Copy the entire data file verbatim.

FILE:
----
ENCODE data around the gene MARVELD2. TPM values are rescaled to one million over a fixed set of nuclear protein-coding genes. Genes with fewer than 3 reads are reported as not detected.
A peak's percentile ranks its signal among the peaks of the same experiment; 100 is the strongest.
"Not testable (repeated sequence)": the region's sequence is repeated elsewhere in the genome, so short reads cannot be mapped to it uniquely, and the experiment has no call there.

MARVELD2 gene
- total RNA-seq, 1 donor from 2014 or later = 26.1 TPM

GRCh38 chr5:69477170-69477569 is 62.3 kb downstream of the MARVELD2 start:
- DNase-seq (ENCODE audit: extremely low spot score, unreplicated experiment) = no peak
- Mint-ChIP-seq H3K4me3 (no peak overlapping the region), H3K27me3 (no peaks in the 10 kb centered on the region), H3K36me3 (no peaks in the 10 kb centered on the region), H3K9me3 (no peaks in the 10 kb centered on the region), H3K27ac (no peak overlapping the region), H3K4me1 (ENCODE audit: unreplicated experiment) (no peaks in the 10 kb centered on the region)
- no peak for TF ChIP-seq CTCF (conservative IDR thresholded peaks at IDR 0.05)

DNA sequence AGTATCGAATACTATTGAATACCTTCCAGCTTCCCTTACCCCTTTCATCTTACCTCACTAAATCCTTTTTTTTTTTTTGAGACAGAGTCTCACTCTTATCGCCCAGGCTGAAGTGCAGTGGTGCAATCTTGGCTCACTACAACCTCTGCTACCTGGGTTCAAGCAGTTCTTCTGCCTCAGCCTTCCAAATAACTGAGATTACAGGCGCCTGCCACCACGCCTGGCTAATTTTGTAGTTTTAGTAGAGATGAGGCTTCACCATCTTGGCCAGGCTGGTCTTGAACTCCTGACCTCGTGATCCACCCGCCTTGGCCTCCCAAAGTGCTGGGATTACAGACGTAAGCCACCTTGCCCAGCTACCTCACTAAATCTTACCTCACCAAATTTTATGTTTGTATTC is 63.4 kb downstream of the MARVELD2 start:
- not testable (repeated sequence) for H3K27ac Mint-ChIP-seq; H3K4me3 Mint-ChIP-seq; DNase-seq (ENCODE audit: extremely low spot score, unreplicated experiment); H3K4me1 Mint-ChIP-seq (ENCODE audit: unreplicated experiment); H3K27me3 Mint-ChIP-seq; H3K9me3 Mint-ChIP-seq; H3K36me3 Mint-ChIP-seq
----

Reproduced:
ENCODE data around the gene MARVELD2. TPM values are rescaled to one million over a fixed set of nuclear protein-coding genes. Genes with fewer than 3 reads are reported as not detected.
A peak's percentile ranks its signal among the peaks of the same experiment; 100 is the strongest.
"Not testable (repeated sequence)": the region's sequence is repeated elsewhere in the genome, so short reads cannot be mapped to it uniquely, and the experiment has no call there.

MARVELD2 gene
- total RNA-seq, 1 donor from 2014 or later = 26.1 TPM

GRCh38 chr5:69477170-69477569 is 62.3 kb downstream of the MARVELD2 start:
- DNase-seq (ENCODE audit: extremely low spot score, unreplicated experiment) = no peak
- Mint-ChIP-seq H3K4me3 (no peak overlapping the region), H3K27me3 (no peaks in the 10 kb centered on the region), H3K36me3 (no peaks in the 10 kb centered on the region), H3K9me3 (no peaks in the 10 kb centered on the region), H3K27ac (no peak overlapping the region), H3K4me1 (ENCODE audit: unreplicated experiment) (no peaks in the 10 kb centered on the region)
- no peak for TF ChIP-seq CTCF (conservative IDR thresholded peaks at IDR 0.05)

DNA sequence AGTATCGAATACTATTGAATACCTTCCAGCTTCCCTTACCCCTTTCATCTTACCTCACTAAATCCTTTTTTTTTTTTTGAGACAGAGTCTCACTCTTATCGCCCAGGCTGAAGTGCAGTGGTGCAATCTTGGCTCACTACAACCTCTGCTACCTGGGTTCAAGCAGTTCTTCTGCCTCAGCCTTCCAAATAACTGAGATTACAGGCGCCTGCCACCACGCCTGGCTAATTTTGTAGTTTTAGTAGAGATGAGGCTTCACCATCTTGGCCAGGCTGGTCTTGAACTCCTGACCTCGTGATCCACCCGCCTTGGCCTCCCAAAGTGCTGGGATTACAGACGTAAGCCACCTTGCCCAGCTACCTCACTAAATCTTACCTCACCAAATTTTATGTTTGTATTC is 63.4 kb downstream of the MARVELD2 start:
- not testable (repeated sequence) for H3K27ac Mint-ChIP-seq; H3K4me3 Mint-ChIP-seq; DNase-seq (ENCODE audit: extremely low spot score, unreplicated experiment); H3K4me1 Mint-ChIP-seq (ENCODE audit: unreplicated experiment); H3K27me3 Mint-ChIP-seq; H3K9me3 Mint-ChIP-seq; H3K36me3 Mint-ChIP-seq